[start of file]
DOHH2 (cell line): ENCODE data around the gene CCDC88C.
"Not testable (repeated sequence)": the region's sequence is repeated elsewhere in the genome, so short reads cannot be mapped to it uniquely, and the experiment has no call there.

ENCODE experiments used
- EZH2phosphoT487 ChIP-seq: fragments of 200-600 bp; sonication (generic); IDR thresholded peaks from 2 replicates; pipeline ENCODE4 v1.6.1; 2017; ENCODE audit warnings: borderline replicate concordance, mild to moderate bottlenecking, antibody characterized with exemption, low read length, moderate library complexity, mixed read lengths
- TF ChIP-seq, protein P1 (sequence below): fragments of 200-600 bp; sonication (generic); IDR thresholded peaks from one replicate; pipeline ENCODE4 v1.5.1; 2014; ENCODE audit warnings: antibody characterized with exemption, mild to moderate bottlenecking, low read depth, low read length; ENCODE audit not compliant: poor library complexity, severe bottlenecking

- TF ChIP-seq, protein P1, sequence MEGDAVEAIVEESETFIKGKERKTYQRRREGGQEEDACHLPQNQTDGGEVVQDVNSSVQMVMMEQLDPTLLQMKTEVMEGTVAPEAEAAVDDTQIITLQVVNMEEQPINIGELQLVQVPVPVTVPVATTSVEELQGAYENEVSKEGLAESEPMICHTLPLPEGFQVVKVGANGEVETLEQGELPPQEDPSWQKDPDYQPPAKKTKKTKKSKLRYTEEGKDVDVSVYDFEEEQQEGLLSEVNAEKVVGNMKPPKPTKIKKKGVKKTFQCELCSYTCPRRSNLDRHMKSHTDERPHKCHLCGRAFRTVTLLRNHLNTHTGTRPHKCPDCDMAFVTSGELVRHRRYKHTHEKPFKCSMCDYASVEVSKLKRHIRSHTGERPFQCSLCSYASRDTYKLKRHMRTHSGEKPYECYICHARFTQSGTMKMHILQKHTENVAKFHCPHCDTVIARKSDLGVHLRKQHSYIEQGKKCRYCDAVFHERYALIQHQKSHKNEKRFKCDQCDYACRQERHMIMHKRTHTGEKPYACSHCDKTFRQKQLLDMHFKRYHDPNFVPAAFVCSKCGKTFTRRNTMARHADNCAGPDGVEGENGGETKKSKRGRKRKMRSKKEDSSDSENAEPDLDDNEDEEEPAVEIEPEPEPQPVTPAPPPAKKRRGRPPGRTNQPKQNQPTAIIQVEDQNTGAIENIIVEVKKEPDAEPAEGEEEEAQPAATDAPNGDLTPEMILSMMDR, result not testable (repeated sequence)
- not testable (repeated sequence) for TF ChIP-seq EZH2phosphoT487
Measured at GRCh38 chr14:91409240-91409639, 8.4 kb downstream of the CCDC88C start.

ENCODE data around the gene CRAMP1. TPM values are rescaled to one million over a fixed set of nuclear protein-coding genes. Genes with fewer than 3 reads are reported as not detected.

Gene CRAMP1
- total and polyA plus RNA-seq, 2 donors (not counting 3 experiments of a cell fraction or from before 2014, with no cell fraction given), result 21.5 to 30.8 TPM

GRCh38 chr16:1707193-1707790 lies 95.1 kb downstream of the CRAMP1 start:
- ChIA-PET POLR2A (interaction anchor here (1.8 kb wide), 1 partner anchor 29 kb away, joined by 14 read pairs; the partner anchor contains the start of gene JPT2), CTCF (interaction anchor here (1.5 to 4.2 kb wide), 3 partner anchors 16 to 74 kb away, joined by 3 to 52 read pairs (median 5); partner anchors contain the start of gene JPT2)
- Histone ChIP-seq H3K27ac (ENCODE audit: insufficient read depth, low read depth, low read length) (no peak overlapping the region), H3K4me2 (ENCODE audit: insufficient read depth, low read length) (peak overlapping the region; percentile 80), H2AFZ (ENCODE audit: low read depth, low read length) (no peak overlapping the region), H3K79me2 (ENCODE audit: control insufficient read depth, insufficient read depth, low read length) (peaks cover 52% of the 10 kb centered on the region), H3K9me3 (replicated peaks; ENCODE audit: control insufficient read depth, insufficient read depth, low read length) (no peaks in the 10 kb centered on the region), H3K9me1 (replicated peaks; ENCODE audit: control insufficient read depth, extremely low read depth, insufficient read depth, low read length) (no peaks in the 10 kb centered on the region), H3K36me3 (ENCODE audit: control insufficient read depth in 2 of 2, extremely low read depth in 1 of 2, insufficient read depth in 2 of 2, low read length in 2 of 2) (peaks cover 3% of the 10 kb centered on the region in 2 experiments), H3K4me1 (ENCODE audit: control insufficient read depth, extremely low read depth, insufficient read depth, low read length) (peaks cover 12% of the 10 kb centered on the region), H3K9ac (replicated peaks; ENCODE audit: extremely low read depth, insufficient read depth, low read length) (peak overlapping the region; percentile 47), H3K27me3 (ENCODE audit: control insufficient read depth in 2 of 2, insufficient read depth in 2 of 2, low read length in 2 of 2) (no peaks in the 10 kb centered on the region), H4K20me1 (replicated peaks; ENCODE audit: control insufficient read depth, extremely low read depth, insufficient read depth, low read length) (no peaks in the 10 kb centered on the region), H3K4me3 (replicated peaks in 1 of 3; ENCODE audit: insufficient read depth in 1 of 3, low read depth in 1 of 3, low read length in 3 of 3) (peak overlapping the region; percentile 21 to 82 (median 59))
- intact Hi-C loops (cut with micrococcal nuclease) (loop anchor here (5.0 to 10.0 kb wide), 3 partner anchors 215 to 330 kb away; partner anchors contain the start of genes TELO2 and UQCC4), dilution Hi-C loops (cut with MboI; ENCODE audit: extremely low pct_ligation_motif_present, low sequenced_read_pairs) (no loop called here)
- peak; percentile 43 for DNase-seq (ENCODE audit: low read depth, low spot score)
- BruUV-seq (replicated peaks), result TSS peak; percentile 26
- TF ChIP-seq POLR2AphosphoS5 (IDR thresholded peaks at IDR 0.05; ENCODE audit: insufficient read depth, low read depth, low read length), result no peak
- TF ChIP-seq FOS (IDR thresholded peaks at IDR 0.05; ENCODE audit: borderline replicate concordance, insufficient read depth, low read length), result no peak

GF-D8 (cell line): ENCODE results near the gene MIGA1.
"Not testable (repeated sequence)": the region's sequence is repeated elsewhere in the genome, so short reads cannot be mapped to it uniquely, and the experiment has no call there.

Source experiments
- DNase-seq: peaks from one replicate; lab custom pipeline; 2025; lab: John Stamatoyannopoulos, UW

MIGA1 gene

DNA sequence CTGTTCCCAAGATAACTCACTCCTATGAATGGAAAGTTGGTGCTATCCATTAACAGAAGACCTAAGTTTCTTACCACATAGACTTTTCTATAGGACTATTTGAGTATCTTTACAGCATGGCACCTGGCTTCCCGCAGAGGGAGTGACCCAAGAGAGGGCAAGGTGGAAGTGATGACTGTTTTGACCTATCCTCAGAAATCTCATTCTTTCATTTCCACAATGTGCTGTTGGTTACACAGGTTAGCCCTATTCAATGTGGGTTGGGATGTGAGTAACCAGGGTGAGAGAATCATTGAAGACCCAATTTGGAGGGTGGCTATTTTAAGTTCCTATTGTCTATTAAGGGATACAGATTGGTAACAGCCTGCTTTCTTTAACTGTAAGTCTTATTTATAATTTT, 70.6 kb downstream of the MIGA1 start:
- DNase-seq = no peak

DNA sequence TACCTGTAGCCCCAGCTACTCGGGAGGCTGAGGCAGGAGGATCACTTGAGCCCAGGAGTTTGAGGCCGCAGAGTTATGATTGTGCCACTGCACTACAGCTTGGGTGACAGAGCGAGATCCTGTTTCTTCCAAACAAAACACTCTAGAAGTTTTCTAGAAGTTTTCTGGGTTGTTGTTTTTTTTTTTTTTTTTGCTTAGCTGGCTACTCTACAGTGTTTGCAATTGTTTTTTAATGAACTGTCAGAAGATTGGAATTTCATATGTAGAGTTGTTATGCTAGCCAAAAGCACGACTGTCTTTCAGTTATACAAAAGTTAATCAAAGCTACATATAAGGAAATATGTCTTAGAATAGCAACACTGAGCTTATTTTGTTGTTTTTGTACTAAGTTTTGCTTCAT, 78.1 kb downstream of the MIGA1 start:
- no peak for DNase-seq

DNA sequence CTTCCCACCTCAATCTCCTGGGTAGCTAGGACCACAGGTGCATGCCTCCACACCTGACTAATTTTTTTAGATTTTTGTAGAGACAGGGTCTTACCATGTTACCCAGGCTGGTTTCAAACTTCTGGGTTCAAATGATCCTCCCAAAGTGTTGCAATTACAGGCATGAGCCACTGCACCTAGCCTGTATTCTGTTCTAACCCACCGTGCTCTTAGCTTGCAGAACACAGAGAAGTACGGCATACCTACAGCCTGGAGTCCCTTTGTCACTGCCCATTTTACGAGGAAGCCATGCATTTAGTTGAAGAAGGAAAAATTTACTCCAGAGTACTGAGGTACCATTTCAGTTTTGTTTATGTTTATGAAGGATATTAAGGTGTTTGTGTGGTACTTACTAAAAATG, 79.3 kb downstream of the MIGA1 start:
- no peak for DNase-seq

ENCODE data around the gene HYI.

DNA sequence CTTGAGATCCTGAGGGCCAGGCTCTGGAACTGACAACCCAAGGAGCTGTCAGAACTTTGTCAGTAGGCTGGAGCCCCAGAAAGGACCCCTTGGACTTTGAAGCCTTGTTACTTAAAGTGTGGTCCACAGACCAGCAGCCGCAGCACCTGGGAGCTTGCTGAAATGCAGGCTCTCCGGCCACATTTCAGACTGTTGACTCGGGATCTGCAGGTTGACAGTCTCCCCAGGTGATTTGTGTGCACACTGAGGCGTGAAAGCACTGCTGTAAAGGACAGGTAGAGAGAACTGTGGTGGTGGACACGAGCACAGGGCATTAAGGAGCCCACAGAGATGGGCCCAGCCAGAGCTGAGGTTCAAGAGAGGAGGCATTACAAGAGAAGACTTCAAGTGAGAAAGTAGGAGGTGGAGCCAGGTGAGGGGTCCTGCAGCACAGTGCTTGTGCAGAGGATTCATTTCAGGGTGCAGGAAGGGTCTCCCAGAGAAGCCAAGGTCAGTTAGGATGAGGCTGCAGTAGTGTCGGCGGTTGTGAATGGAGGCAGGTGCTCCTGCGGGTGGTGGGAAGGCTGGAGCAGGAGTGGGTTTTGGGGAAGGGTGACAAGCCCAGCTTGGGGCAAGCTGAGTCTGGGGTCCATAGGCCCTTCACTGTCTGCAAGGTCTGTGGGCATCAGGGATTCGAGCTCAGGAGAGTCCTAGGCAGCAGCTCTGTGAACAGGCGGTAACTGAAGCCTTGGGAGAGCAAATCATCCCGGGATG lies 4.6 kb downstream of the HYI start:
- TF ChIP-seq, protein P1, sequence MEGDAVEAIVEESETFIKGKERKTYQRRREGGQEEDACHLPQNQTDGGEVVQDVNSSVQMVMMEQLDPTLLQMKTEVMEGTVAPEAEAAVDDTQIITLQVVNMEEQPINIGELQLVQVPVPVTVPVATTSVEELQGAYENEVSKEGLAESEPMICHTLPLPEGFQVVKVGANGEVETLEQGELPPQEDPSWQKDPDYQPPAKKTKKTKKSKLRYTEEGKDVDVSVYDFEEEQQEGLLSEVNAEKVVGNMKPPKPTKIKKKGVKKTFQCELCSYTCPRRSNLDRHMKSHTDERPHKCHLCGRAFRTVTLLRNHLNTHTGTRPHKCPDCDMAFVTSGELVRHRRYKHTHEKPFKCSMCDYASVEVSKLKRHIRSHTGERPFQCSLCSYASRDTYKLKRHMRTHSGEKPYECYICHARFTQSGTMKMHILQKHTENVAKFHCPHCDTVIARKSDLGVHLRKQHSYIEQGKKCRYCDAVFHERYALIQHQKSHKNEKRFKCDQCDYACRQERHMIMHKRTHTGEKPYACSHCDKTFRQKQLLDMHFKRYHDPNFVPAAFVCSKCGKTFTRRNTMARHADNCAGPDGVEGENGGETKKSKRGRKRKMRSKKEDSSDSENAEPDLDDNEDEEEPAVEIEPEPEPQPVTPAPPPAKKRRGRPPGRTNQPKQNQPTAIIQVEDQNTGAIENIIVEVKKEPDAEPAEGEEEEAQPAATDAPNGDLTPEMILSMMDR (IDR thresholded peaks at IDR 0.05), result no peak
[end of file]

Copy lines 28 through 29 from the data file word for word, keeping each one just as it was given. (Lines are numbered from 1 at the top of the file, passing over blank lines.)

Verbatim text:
- no peak for DNase-seq

DNA sequence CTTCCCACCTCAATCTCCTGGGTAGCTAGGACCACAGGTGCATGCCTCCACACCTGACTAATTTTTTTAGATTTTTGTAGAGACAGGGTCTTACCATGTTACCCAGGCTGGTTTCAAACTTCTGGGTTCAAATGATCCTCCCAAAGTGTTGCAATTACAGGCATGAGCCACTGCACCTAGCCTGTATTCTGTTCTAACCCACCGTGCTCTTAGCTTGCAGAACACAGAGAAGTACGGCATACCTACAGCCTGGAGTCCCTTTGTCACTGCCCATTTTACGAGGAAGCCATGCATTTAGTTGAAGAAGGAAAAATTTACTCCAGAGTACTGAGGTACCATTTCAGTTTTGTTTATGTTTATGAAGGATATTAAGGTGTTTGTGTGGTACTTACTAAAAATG, 79.3 kb downstream of the MIGA1 start: